Hamish McRae: Why aren't equities sharing the pain?

 

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If the world economic outlook is so bad, why have global equities done, well, not too badly? There is the prospect of another ineffective European summit. The UK economy is supposed to be in recession. The American economy is growing slowly but faces a fiscal cliff at the end of the year. Japan's stagnant economy faces a doubling of its sale tax. China is slowing, as is India. The Brazilian real is plunging… it goes on and on.

Yet UK shares yesterday were within a couple of percentage points of their level at the end of last year. The Dow is well up on that, and actually up on the level of a year ago. The DAX, the main German index, is up so far this year; the CAC40, the 40 largest companies on the Paris Bourse, is only down a little. Indeed, while it has been a glum couple of months for equities generally, they are a long way from the blind panic of the spring of 2009.

You see the point. So what is the explanation – aside from the possibility that they are utterly deluded? There are two broad explanations and there will be a bit of truth in both. One, the "glass half full" explanation, is that seen in the big, global view, business is not doing too badly. The banks everywhere remain under pressure, but non-financial companies, taken as a whole, are still finding areas of profitable growth, and those in difficult sectors are being successful in cutting costs. In the US, they have been particularly successful in using the recession to slim down, while in Europe, they are at least being adult about the plight of the eurozone and doing their contingency planning in case of a break-up. And here in Britain, well, there is some demand for their stuff. Thus, new car sales were up 8 per cent year on year in May.

Given that shares on the major markets are at reasonably low price-earnings ratios – the UK is about 11 at the moment – and given that cash and bonds yield so little, equities seem a reasonable investment.

The other explanation is the "glass half empty" one. It is that the central banks have printed so much money that it has to go somewhere. One of those places is global equities. If, as is quite possible, things get seriously worse in the coming months, the central banks and the governments will bail us all out. If the world economy takes a serious dive, the central banks will print even more money to rescue the system. If the eurozone really looks like breaking up, and that means several countries leaving, not just Greece, then the poor old German taxpayers will be made to stump up. If things really go badly, the paradox will be that notionally risky assets such as global equities might prove less exposed than the perceived safe-haven bonds of Germany, the US and the UK.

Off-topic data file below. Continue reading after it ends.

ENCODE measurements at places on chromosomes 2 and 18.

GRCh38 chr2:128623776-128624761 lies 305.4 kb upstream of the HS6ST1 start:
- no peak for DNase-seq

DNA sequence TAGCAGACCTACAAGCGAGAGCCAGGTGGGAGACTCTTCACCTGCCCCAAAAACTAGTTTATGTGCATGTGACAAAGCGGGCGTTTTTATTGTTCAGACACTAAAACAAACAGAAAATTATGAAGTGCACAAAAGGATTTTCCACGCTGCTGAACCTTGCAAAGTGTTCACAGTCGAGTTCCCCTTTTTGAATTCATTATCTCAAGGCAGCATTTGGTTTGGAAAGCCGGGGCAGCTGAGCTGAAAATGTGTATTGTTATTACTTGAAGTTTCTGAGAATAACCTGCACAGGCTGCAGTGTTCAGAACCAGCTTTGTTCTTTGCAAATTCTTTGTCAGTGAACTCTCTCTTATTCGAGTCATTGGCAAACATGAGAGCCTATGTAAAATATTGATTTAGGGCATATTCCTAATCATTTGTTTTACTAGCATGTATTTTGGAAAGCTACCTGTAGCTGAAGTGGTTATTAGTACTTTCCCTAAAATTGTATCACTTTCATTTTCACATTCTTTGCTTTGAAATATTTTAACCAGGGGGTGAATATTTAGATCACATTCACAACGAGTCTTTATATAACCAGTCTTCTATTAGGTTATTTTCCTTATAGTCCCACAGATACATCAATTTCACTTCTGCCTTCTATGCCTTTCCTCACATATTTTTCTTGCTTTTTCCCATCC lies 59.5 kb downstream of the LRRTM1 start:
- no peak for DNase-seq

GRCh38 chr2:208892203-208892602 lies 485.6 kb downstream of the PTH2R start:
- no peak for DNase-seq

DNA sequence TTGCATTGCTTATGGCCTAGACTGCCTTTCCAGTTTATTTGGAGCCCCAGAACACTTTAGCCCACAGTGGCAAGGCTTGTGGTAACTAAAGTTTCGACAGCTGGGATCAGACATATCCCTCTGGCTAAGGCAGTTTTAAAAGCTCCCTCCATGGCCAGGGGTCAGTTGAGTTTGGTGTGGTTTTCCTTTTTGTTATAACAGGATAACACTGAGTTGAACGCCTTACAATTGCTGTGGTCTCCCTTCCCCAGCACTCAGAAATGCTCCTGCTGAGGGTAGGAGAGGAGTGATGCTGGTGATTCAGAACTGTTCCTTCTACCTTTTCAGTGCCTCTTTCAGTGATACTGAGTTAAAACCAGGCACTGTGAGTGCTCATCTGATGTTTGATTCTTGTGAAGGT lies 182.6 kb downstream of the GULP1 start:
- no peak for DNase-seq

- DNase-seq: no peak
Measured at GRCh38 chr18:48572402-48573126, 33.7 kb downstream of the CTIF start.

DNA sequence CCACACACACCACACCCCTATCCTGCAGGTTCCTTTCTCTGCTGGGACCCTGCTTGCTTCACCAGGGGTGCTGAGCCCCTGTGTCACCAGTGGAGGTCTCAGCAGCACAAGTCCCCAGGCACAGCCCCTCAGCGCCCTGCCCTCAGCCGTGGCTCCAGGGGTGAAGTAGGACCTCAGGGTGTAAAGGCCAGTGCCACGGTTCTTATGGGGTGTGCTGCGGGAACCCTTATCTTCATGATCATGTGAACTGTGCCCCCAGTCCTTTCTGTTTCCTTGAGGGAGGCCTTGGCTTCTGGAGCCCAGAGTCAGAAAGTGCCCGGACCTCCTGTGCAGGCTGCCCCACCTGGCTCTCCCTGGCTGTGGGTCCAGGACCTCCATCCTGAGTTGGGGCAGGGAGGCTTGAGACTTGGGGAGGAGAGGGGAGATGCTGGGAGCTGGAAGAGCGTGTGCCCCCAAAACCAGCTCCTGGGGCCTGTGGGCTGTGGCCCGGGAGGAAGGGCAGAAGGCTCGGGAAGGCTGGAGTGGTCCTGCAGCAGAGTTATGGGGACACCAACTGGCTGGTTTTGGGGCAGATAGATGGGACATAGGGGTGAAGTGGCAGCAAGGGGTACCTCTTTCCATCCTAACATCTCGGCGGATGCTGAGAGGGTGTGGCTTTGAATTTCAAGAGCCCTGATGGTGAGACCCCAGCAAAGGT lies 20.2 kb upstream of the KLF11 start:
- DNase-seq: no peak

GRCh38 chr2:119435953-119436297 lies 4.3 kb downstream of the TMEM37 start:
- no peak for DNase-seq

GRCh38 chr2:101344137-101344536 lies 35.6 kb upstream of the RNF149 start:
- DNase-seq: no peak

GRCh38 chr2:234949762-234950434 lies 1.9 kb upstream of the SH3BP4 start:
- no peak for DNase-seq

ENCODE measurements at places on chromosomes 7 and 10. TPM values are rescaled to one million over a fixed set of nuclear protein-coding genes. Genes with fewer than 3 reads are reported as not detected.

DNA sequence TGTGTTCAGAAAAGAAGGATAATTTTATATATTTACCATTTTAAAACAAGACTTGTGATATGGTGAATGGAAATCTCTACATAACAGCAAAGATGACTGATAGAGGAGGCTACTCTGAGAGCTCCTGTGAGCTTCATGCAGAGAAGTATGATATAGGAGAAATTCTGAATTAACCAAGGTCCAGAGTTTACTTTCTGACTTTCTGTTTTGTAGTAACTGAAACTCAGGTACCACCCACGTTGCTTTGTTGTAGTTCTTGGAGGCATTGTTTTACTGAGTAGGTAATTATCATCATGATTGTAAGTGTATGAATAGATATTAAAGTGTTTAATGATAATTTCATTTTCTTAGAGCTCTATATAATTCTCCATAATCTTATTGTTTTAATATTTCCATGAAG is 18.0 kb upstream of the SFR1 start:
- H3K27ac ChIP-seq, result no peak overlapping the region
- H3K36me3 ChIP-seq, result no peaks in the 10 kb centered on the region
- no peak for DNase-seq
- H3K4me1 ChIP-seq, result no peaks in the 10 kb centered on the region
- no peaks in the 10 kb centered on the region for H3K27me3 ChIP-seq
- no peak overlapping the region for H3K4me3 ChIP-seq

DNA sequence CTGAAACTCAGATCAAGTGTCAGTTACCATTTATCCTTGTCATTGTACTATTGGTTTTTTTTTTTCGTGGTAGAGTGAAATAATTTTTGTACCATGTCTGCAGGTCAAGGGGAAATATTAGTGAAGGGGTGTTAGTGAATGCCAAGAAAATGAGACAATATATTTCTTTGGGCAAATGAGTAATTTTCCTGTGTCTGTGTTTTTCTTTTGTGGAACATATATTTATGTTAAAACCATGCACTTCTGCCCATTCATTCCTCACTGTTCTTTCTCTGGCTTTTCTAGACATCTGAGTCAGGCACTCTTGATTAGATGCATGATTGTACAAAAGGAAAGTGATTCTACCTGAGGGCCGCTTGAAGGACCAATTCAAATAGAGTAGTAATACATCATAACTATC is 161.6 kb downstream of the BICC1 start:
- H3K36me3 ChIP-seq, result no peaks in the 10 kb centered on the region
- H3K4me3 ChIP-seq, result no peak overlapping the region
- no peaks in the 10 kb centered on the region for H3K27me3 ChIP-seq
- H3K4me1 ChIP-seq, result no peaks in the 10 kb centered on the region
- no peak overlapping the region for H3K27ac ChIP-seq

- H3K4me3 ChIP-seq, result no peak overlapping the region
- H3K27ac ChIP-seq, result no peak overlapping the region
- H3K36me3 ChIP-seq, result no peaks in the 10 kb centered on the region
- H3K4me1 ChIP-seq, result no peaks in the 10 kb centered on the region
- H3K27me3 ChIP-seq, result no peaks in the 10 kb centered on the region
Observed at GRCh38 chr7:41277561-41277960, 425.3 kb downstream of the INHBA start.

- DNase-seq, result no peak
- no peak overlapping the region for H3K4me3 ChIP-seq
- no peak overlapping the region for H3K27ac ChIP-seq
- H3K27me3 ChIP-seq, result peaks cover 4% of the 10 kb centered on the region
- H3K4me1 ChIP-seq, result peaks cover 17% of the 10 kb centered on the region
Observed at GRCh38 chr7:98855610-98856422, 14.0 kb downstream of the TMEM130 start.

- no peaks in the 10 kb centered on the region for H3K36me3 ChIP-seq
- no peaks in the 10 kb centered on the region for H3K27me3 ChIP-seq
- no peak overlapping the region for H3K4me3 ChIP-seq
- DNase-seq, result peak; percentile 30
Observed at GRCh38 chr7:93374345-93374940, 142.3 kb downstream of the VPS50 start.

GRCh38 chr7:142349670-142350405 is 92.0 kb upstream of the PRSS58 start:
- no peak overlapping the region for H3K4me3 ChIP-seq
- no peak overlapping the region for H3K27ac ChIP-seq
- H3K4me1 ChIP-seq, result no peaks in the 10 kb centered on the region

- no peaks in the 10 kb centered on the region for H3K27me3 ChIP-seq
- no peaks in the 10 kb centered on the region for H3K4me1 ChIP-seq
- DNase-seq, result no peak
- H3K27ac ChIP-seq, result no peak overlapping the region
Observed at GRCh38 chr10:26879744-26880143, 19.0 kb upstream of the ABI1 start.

It is silly to ascribe some sort of special wisdom to financial markets, for they are, and have always been, merely a mirror of humankind's collective hopes and fears. But there is a difference now from the markets of, say, a decade ago. Now, in our more balanced world, they reflect the views of people in the emerging and the growth markets as much as those of the West. Something like two-thirds of the world's savings come from Asia. So those savers' perceptions are just as important as ours, maybe more so.

The Treasury should be worrying about its future tax revenues

It has not been a good start to the UK's financial year, for far from the deficit coming down, it is actually going up. True, the deficit was projected to fall only slightly this year, with the big reductions coming next year and afterwards; true, much of the deterioration has been the result of higher spending rather than lower revenues; and true, this is only two months' figures. But there is one really worrying figure – income tax receipts – which should give a chilling message to the Treasury. It is that the increases in income tax rates, far from increasing tax revenues, are actually reducing them.

The devil, as so often, is in the detail. Government spending in May was running up 7.9 per cent year on year. That is a lumpy figure and, until we get more detail, we shouldn't worry too much about that, though it does give the lie to all this stuff you read about "the cuts". Revenues were up only 1.6 per cent; disappointing but, on the face of it, understandable given what is at best slow growth. But if you look at the detail of the tax receipts, you see something quite alarming.

The three biggest taxes in terms of revenue are income tax, National Insurance Contributions and VAT. VAT is doing fine: it brought in £9.2bn this May against £8.75bn last year. That suggests that consumption is running up on last year, which, in turn, would suggest that the economy must be growing, too. NICs are also doing fine: they brought in £8.4bn, as opposed to £8.1bn last year, as you might expect since employment is higher now than then. But income and capital gains tax (they are lumped together in the monthly numbers) only raised a little over £9.6bn as opposed to nearly £10.4bn last year.

It is too early to jump out of the window about this. It is only one month's number and the previous month's revenue was up on 2011. But the plain fact remains that taking the first two months together, income and capital gains tax revenues are down on last year. That is a big worry for the future.

h.mcrae@independent.co.uk

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